Background & Aims: Chronic liver inflammation leads to fibrosis and cirrhosis and is associated with an accumulation of intrahepatic TNFa-secreting CD206+ macrophages, which may participate in maintaining chronic liver disease in a GM-CSFdependent manner. We aimed to elucidate the exact role of GM-CSF in the development and progression of chronic liver disease.
Methods: Liver immunohistochemistry and serum quantification were performed in patients with viral and non-viralrelated liver disease to compare CD206+ monocyte/macrophages, fibrosis and GM-CSF. This was followed by functional validations in vitro and in vivo in humanised mice.
Results: Using multiplex immunofluorescence and histo-cytometry, we show that highly fibrotic livers had a greater density of CD206+ macrophages that produced more TNFa and GM-CSF in the non-tumour liver regions of patients with hepatocellular carcinoma (n = 47), independent of aetiology. In addition, the absolute number of CD206+ macrophages strongly correlated with the absolute number of GM-CSF-producing macrophages. In non-HCC chronic HCV+ patients (n = 40), circulating GM-CSF levels were also increased in proportion to the degree of liver fibrosis and serum viral titres. We then demonstrated in vitro that monocytes converted to TNFa-producing CD206+ macrophage-like cells in response to bacterial products (lipopolysaccharide) in a GM-CSF-dependent manner, confirming the in vivo normalisation of serum GM-CSF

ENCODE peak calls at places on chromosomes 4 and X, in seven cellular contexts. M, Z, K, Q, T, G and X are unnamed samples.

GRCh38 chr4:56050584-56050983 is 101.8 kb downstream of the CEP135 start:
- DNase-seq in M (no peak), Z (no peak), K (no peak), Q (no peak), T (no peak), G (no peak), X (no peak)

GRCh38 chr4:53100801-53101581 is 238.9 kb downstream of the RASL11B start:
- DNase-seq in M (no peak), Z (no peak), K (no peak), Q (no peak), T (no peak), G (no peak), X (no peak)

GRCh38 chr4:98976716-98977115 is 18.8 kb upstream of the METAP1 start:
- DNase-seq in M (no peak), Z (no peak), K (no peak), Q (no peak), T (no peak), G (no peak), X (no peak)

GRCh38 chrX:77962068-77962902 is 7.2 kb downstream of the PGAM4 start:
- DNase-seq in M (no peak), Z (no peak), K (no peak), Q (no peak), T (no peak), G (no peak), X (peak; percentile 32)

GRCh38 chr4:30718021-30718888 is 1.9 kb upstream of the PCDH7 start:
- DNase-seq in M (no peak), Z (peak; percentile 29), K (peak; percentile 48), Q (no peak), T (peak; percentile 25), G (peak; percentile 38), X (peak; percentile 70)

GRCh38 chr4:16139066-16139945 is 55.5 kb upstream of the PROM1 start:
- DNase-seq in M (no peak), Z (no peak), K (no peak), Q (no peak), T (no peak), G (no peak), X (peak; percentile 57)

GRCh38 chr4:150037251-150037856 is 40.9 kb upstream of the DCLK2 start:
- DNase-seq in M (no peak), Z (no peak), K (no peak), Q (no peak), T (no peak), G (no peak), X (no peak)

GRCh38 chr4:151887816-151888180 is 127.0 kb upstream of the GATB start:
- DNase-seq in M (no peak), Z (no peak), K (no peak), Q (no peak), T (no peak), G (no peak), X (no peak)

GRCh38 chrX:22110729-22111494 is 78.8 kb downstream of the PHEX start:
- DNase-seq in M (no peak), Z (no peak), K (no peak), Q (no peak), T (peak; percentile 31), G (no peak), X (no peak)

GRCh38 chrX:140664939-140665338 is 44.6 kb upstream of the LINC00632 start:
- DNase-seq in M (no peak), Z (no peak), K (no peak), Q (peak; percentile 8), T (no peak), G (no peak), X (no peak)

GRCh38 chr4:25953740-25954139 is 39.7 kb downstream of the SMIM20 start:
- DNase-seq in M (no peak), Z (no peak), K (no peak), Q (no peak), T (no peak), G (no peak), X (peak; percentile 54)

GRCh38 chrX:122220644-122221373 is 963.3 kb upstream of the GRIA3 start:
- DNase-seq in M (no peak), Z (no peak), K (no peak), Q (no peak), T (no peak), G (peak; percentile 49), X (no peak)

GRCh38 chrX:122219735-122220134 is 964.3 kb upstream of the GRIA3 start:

concentration following oral antibiotic treatment observed in HBV-infected humanised mice. Finally, anti-GM-CSF neutralising antibody treatment reduced intrahepatic CD206+ macrophage accumulation and abolished liver fibrosis in HBVinfected humanised mice.
Conclusions: While the direct involvement of CD206+ macrophages in liver fibrosis remains to be demonstrated, these findings show that GM-CSF may play a central role in liver fibrosis and could guide the development of anti-GM-CSF antibody-based therapy for the management of patients with chronic liver disease.